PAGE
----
AUGUSTA — A man shot by police Monday after allegedly threatening an officer with a knife was in the care of a program created specifically to help those with the most severe and persistent mental illness live in the community.

Jason Begin was under the care of a Riverview Psychiatric Center outpatient services team, which is composed of a group of diverse of specialists who work together to help those who no longer need to be hospitalized but are unable to follow the path of many Riverview patients who ease back into the community with traditional counseling services.

Begin, 36, was shot in the offices of the outpatient clinic run by Riverview’s outpatient services team in the Ballard Center, which is the former MaineGeneral Medical Center building on the city’s east side. Until last year, the outpatient team was a functioning assertive community treatment team, also known as ACT.

‘PRETTY EXTENSIVE STEP-DOWN’

David Sorensen, spokesman for the Maine Department of Health and Human Services, said the group transitioned to an outpatient team last year because it was unable to meet the strict federal standards for an ACT team.

Sorensen said Riverview’s outpatient services team “is an alternative that fits our unique needs at Riverview and is fully staffed with the necessary specialists.”

Riverview’s outpatient team provides much the same services as an ACT team, which Jenna Mehnert, executive director of NAMI Maine, said is designed to help people who no longer need hospital-level care but need extra support to transition into the community.

“Over the years, at Riverview and at Dorothea Dix (Psychiatric Center in Bangor), there have been people who are ready to leave, but not to say goodbye,” Mehnert said. “It’s the concept of a pretty extensive step-down.”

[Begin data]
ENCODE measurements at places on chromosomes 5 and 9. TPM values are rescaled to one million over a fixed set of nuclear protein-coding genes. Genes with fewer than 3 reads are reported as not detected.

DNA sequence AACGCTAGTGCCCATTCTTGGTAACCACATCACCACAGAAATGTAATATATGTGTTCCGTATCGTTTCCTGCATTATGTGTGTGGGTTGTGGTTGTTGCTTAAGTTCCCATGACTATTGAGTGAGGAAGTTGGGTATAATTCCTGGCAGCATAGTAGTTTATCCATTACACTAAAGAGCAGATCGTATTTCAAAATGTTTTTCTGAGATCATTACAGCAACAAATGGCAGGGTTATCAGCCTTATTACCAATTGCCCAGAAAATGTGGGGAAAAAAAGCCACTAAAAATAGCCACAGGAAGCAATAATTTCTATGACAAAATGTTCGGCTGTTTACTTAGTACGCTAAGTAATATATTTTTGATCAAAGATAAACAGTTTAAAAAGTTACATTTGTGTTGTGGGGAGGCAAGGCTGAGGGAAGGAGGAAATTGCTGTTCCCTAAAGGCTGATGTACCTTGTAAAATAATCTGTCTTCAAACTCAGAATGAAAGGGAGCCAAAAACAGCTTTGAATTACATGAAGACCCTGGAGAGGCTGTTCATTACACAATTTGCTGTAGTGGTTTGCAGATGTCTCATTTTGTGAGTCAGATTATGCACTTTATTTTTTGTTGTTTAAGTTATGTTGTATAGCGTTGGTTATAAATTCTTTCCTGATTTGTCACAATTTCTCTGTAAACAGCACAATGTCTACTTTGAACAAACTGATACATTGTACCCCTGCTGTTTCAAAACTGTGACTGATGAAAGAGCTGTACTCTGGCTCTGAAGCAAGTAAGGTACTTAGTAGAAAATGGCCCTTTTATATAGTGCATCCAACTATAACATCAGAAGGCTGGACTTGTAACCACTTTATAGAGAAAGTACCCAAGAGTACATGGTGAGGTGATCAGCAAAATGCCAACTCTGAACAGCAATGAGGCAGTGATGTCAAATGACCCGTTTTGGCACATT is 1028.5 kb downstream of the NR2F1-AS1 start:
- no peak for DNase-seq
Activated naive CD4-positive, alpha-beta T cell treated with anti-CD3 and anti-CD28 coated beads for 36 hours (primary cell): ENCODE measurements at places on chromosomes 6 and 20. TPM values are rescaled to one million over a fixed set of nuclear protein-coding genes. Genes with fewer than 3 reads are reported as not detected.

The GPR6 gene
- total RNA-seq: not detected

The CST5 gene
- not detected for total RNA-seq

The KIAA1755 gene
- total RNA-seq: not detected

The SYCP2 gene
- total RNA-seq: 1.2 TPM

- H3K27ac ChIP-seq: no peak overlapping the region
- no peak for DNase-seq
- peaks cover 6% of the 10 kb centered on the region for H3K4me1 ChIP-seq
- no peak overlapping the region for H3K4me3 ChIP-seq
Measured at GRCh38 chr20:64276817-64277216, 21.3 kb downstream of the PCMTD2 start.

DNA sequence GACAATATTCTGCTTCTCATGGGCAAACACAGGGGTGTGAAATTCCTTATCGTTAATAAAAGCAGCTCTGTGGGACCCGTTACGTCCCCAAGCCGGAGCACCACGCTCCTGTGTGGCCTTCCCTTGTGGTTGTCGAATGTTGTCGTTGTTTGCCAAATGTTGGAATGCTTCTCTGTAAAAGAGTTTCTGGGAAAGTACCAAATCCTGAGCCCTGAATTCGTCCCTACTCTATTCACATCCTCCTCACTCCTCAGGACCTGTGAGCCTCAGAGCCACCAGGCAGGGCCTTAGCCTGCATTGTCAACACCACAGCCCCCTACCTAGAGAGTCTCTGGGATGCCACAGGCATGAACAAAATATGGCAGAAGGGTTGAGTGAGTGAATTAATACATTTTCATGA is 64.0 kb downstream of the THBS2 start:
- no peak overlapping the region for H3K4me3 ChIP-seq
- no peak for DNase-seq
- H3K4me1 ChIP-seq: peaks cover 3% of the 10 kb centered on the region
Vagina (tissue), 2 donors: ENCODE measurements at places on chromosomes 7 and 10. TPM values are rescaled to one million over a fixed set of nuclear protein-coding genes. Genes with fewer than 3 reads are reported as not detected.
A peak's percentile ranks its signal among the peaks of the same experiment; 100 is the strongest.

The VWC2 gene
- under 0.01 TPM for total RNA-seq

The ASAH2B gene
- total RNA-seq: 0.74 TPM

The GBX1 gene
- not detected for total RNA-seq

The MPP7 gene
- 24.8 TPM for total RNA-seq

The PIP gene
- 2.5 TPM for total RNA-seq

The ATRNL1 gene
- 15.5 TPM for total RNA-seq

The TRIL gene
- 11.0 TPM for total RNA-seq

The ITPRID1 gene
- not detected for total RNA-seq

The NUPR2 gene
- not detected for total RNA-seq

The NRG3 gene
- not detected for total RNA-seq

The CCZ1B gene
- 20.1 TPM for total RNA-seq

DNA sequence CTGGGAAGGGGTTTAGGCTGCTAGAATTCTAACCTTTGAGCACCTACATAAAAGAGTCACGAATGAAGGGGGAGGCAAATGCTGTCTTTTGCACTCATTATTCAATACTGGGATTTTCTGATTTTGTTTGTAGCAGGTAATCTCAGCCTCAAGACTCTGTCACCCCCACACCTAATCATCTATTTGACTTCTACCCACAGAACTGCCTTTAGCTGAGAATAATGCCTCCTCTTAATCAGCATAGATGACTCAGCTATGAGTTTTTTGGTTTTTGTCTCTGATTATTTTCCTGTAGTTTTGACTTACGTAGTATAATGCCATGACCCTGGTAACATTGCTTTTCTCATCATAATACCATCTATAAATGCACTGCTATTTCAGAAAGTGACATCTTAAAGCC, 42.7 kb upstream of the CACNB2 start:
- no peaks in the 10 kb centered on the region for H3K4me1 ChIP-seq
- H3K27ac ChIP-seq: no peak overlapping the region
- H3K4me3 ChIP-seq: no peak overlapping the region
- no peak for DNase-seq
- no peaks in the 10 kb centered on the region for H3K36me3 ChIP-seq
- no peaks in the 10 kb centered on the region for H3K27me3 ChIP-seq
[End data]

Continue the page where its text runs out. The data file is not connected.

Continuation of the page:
Riverview’s outpatient services team was thrust into the spotlight after the incident involving Begin, who continued to be treated Friday at MaineGeneral Medical Center, where he was listed in “undetermined” condition. City Manager William Bridgeo, while briefing city councilors on the incident during Thursday’s council meeting, said Begin is expected to recover.

Augusta police Officer Laura Drouin, who reportedly shot Begin when he threatened her and others with a knife, is on paid leave from the department while the Office of the Maine Attorney General investigates the shooting. The paid leave and the attorney general’s investigation are standard procedures in shootings involving law enforcement officers.

The outpatient services team, like the assertive community treatment, or ACT teams, uses a multi-disciplinary team approach to provide intensive services.

MULTIPLE SPECIALISTS

Simonne M. Maline, executive director of the Consumer Council System of Maine, a consumer advocacy group established by state lawmakers, said every ACT team is supposed to include at least seven specialists, including case managers, clinical supervisors, vocational specialists, substance abuse specialists, a psychiatrist, a psychiatric nurse and a peer specialist.

Mehnert said the team is directed by a team leader and a psychiatrist and includes a sufficient number of staff members for the core mental-health disciplines, at least one peer specialist, and support staffers who work in shifts to cover 24 hours per day, seven days a week to provide intensive services.

Court documents indicate Begin was assigned to an ACT team since at least October 2013. Patients such as Begin, who are committed involuntarily to Riverview or Dorothea Dix and meet certain criteria, can be included in a progressive treatment program that includes an assignment to the care of an ACT team. If that person has participated in the services as ordered by the courts and becomes more stable in his or her community, the program ends.

Drouin was called to help take Begin back to Riverview, which could have ended his treatment program and his ability to return to the community without first petitioning the court.

Sorensen said Riverview’s outpatient services team is in the process of leaving the Ballard Center; but Kevin Mattson, who owns the building, said the process of renovating the hospital into office space is ongoing. Part of the improvements will be the addition of security, Mattson said, but he said Monday’s shooting does not suggest the building is unsafe.